It’s time once again for our favorite year-end ritual here at UC Berkeley’s Greater Good Science Center: Our annual list of the top scientific insights produced by the study of happiness, altruism, mindfulness, gratitude–what we call “the science of a meaningful life.” We found that this year, the science of a meaningful life yielded many … Continue reading »
The year’s most popular articles about the “science of a meaningful life”
At a recent retreat for the UC Berkeley Greater Good Science Center, one of our advisors looked at a list of our most popular articles to date. “This is all over the place,” he said, referring to the diversity of topics and approaches. I replied that this is a feature, not a bug. The mission … Continue reading »
What does prejudice reveal about what it means to be human?
The questions raised by racism and xenophobia go straight to the heart of what it means to be human, for they involve dehumanization. Prejudice means we implicitly embrace a definition of humanity that includes some — usually those who most resemble us — and excludes others. That’s why Susan T. Fiske was invited to speak … Continue reading »
Beyond cuddling: Five surprising ways Oxytocin shapes your social life
It’s been called the cuddle hormone, the holiday hormone, the moral molecule, and more—but new research suggests that oxytocin needs some new nicknames. Like maybe the conformity hormone, or perhaps the America-Number-One! molecule. Where does this many-monikered neuropeptide come from? Scientists first found it in mothers, whose bodies flood with oxytocin during childbirth and breastfeeding—which … Continue reading »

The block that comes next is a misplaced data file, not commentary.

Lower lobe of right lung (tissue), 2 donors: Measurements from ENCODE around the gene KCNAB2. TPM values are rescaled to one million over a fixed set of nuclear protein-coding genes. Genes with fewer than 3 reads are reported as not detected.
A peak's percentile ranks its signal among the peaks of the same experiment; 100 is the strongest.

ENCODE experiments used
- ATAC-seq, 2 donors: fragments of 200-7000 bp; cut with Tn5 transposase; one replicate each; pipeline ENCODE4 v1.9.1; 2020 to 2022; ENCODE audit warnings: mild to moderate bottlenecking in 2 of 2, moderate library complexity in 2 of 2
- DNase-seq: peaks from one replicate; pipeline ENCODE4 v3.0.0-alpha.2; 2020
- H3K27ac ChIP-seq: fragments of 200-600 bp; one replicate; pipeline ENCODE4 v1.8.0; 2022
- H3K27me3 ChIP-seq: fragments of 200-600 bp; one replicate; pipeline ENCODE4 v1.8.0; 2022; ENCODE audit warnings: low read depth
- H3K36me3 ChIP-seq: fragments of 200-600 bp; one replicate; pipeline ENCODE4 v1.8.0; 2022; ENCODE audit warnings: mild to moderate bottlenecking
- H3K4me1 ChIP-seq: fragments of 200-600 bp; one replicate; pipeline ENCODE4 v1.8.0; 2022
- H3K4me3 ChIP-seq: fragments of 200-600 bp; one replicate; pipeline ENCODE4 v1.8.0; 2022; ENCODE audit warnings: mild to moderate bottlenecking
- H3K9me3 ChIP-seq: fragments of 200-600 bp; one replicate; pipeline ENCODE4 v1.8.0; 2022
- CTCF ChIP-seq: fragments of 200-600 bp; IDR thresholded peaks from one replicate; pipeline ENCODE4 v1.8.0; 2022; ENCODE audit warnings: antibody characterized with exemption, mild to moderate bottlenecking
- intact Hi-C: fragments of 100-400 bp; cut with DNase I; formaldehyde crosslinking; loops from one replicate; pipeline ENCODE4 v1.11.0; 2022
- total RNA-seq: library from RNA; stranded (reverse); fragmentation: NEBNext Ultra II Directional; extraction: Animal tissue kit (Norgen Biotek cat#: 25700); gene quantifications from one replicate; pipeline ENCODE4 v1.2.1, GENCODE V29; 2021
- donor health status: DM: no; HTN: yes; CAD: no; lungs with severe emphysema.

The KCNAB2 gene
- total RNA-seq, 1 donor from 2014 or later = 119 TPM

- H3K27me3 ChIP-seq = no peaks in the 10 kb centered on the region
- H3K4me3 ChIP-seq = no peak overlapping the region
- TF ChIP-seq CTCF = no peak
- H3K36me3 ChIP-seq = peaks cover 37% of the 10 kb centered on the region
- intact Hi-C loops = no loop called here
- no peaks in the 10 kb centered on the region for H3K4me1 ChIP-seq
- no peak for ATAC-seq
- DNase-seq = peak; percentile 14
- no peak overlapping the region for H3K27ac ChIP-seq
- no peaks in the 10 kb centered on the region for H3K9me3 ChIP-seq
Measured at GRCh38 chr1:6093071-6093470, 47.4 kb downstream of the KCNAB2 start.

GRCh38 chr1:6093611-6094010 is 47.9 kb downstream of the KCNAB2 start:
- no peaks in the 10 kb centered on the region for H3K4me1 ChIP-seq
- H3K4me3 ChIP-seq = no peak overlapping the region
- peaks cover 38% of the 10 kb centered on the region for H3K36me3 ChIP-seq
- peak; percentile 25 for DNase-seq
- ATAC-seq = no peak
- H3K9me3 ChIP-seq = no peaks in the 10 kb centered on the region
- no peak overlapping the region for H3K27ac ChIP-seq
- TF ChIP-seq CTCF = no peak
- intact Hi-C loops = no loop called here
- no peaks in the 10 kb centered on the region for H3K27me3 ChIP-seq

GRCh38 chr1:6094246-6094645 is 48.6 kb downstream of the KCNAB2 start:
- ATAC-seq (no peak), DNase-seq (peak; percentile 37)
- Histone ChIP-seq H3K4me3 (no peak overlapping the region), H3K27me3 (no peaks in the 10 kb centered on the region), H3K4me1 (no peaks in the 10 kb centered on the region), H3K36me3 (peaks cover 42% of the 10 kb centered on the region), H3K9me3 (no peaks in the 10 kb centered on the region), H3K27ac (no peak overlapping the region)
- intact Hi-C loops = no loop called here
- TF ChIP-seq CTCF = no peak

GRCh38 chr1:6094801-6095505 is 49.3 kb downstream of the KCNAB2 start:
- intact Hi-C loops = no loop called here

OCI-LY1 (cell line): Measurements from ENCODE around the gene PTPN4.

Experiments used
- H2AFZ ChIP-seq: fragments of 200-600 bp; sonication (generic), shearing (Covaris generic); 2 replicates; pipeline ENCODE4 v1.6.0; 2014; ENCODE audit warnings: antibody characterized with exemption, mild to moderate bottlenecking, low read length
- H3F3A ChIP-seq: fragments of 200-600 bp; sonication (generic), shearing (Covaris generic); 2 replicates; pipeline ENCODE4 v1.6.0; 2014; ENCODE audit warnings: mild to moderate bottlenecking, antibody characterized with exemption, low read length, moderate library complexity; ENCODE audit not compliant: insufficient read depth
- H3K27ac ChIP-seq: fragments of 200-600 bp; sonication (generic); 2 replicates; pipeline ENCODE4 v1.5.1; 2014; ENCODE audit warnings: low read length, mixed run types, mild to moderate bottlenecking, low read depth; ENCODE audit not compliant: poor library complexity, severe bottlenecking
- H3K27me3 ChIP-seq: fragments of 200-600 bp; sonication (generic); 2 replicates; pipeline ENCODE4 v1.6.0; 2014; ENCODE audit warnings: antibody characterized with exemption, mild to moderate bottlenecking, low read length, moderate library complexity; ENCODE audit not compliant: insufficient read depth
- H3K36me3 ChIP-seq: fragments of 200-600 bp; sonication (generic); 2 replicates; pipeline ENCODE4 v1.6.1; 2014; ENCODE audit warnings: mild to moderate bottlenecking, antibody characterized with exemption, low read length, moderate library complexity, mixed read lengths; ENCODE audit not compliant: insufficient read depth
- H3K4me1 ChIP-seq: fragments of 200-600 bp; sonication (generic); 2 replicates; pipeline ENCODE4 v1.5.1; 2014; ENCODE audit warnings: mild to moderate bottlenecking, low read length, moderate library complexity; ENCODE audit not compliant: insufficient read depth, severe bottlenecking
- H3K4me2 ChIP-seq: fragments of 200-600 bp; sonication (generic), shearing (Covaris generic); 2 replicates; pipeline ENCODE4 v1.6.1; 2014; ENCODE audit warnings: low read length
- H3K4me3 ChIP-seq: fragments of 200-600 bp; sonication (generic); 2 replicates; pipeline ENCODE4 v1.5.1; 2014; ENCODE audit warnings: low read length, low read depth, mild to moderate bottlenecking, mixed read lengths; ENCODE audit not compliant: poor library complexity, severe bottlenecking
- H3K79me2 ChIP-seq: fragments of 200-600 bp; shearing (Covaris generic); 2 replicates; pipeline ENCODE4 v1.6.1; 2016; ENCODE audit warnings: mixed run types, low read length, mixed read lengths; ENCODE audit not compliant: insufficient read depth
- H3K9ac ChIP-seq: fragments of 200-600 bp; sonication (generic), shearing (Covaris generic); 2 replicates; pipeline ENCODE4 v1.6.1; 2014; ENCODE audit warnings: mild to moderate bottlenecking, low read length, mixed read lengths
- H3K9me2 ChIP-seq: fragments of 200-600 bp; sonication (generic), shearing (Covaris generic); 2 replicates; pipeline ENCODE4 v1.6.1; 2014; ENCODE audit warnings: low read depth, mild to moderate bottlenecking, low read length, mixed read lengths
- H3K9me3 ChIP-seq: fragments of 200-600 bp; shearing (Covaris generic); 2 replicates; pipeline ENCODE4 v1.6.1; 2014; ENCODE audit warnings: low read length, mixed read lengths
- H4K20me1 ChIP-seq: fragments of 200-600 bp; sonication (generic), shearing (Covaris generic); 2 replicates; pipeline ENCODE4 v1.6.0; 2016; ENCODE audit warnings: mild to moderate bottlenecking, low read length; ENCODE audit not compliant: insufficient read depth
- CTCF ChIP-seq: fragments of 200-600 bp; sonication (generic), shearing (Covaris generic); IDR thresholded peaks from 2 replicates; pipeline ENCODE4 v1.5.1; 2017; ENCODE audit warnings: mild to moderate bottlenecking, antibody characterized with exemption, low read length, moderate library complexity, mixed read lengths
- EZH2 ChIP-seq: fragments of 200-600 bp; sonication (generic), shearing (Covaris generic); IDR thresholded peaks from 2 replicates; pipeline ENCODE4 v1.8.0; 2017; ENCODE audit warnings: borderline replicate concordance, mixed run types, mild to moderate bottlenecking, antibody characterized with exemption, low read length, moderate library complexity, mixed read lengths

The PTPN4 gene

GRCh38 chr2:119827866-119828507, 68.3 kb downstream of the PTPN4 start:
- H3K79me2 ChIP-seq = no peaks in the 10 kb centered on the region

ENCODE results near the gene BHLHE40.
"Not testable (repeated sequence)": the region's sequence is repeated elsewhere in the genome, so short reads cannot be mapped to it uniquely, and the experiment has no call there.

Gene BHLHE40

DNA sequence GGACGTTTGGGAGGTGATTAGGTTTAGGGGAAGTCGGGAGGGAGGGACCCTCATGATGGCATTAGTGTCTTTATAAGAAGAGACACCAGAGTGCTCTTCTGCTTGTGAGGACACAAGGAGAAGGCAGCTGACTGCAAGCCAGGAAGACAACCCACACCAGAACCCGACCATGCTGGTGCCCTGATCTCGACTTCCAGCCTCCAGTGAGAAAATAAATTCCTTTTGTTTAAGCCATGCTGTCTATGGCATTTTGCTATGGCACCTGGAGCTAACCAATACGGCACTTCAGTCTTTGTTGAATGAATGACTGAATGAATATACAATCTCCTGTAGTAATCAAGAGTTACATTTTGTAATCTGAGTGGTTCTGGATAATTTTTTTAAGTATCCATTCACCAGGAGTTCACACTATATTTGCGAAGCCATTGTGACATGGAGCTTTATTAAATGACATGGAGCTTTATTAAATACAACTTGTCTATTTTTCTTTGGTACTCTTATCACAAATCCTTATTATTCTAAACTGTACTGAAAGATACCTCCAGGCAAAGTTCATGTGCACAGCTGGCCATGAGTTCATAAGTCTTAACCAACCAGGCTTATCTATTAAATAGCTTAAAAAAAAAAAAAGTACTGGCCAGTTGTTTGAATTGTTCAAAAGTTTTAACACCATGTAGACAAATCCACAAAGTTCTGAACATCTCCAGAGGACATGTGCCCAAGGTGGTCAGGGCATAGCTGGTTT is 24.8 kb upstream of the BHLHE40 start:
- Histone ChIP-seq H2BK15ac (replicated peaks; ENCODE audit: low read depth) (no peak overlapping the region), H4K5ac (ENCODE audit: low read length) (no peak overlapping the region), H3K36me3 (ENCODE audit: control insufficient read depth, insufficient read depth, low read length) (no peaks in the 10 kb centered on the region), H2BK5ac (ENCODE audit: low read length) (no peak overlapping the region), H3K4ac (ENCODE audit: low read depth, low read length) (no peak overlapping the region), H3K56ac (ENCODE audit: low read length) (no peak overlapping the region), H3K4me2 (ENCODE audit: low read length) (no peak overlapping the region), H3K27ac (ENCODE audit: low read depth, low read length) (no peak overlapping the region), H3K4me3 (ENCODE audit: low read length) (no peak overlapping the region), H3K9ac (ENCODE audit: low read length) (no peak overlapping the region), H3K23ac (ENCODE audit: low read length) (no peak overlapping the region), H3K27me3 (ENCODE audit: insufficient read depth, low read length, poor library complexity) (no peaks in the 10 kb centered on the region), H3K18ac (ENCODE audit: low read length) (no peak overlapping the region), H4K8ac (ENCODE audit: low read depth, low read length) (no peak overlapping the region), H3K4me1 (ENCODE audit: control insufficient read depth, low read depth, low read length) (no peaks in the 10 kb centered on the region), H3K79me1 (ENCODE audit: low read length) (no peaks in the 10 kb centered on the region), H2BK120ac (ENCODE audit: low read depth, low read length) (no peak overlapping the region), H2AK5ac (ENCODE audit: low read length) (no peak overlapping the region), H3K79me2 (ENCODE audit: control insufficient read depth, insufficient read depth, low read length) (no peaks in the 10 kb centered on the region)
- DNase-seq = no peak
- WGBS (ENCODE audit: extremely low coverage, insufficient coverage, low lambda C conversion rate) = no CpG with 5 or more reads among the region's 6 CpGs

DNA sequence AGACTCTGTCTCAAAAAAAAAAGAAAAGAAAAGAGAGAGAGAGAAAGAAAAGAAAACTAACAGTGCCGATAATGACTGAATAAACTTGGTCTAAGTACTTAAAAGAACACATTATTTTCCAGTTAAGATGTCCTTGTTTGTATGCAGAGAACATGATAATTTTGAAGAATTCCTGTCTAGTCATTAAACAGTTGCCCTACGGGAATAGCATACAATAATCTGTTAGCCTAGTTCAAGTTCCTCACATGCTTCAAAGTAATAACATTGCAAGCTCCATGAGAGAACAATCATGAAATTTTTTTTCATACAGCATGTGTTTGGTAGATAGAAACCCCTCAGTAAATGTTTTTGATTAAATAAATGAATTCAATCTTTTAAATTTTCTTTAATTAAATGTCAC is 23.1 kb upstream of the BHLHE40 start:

Experiencing Art: It’s a Whole-Brain Issue, Stupid!
We love art. We put it on our walls, we admire it at museums and on others’ walls, and if we’re inspired, we may even create it. Philosophers, historians, critics, and scientists have bandied about the reasons why we enjoy creating and beholding art, and each has offered important and interesting perspectives. Recently, brain scientists … Continue reading »
How love grows in your body
“Love is not love which alters when it alteration finds,” wrote William Shakespeare in his 116th Sonnet. “O no! it is an ever-fixed mark that looks on tempests and is never shaken.” Nothing could be further from the truth, says the new science of romantic love. Love is, first and foremost, an emotion—but one that … Continue reading »
Wired to want stuff? Neuroscience can explain kids’ holiday gimmes
I’ll never forget a holiday moment a few years ago, when I found myself in a negotiation with my younger daughter over her gift list. (Which, by the way, I don’t believe in. In theory, I’ve never wanted my kids to make lists of things they want for Christmas and Hanukkah. But we did “go … Continue reading »